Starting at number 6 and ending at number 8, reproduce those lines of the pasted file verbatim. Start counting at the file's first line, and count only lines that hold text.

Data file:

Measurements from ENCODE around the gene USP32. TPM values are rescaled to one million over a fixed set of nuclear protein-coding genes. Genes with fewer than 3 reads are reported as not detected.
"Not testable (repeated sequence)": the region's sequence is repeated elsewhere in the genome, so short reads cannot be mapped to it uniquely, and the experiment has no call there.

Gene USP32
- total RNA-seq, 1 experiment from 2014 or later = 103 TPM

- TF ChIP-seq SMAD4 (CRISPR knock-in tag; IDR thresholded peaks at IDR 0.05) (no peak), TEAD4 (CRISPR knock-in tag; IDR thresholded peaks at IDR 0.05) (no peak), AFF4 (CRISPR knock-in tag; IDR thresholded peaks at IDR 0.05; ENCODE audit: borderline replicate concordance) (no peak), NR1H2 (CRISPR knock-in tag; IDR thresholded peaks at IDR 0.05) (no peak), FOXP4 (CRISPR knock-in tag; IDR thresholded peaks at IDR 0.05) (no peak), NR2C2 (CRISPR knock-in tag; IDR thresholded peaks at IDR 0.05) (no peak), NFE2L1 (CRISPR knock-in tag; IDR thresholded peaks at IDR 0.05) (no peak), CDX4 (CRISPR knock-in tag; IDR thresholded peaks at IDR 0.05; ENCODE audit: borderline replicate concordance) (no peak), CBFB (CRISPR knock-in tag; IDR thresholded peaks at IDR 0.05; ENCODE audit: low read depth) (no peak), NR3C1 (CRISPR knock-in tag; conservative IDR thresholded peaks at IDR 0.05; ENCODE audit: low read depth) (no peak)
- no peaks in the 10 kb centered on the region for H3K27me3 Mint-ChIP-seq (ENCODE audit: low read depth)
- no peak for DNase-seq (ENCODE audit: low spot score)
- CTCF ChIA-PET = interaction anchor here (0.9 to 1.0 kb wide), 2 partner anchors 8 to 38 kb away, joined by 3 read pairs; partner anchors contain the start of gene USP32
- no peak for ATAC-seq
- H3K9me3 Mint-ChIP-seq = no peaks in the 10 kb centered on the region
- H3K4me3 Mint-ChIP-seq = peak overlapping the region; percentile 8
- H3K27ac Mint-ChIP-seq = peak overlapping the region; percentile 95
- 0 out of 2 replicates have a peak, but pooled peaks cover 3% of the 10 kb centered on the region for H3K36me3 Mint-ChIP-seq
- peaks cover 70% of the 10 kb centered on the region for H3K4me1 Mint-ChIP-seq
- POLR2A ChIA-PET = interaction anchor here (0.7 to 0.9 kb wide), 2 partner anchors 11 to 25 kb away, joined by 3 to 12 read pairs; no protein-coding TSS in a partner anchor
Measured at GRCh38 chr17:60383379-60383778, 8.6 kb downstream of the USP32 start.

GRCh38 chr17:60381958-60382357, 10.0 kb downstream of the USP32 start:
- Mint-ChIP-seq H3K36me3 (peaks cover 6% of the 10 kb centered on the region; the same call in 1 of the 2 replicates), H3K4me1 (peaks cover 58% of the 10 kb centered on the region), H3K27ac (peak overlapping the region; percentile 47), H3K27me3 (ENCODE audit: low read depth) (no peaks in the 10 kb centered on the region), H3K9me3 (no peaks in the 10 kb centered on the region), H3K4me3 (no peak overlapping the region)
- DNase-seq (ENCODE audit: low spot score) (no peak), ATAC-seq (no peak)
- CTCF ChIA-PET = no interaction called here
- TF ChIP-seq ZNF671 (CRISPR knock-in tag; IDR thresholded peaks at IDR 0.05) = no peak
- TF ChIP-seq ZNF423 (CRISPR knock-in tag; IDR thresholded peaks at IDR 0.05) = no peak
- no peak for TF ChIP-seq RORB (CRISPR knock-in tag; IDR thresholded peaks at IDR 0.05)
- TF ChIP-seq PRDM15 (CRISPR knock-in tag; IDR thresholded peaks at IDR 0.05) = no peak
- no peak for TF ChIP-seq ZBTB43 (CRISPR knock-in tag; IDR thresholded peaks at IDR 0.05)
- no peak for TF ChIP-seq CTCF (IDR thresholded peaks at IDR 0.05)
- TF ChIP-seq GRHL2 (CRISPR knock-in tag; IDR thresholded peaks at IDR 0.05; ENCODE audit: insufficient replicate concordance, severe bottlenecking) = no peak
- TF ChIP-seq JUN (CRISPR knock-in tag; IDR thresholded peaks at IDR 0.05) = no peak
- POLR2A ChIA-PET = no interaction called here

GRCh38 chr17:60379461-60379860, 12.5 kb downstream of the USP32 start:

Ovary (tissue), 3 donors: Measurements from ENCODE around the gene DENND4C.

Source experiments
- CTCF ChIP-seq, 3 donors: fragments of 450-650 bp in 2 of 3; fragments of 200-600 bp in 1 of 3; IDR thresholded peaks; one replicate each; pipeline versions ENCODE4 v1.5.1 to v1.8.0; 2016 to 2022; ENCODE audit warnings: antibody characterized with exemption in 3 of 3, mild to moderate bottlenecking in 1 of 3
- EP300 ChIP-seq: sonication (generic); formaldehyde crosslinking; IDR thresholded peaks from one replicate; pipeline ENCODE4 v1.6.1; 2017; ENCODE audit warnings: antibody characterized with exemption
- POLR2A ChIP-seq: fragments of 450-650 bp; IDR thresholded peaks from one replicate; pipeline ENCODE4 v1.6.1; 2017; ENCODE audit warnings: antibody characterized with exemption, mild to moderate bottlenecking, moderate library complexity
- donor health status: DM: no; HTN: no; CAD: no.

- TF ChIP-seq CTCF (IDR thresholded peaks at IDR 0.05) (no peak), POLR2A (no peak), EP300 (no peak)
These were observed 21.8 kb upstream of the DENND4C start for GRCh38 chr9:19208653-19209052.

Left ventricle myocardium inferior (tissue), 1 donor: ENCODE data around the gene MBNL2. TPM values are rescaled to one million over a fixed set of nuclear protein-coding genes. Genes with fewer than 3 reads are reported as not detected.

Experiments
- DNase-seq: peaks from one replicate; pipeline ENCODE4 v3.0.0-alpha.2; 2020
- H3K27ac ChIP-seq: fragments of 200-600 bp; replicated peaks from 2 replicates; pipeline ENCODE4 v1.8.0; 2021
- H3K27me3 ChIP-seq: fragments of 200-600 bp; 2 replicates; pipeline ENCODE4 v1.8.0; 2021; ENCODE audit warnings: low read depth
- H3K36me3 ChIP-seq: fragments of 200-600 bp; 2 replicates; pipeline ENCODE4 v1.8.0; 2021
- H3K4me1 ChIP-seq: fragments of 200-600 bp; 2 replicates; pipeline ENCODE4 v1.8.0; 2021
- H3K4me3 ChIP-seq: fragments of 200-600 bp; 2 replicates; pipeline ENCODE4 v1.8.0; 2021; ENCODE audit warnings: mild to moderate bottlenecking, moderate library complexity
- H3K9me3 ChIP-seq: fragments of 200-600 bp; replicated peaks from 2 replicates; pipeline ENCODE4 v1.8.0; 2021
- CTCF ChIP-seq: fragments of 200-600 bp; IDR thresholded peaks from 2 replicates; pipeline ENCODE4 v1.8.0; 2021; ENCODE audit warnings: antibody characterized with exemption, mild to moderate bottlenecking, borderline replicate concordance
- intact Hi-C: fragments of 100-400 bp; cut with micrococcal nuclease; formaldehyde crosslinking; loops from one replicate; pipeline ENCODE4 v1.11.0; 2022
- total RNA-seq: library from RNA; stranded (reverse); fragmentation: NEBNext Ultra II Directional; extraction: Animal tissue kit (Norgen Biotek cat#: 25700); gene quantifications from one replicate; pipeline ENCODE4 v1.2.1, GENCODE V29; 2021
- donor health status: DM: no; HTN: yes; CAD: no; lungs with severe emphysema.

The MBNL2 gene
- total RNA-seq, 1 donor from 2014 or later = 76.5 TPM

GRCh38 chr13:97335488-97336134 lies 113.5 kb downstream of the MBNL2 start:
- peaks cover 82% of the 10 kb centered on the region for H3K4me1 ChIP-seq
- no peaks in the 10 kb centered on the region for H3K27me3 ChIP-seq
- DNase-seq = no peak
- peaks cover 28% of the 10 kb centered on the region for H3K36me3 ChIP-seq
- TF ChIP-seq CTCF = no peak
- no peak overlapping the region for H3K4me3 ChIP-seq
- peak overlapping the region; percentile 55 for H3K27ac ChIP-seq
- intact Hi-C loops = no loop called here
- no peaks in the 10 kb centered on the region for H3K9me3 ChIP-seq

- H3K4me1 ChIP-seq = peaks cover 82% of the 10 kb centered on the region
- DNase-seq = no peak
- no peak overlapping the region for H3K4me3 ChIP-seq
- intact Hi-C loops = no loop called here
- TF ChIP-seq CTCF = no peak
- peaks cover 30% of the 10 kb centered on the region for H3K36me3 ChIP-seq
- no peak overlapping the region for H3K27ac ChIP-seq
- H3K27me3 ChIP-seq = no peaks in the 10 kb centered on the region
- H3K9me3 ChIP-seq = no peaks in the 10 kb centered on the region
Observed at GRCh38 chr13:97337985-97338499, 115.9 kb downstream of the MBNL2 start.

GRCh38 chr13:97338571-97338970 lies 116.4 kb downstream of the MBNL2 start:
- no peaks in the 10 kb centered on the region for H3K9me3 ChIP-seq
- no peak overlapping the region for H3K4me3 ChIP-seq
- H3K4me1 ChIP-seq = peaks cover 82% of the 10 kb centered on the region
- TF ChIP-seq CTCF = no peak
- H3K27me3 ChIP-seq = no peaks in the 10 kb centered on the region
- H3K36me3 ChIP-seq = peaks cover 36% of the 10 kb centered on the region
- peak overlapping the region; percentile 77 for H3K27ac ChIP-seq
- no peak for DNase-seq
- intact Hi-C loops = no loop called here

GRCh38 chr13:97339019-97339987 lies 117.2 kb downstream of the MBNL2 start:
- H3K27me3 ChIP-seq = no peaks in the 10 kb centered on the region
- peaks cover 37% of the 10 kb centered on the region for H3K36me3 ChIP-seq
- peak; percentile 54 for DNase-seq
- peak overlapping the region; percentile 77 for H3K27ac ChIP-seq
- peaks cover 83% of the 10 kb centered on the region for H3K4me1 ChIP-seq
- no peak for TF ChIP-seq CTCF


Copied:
- no peaks in the 10 kb centered on the region for H3K27me3 Mint-ChIP-seq (ENCODE audit: low read depth)
- no peak for DNase-seq (ENCODE audit: low spot score)
- CTCF ChIA-PET = interaction anchor here (0.9 to 1.0 kb wide), 2 partner anchors 8 to 38 kb away, joined by 3 read pairs; partner anchors contain the start of gene USP32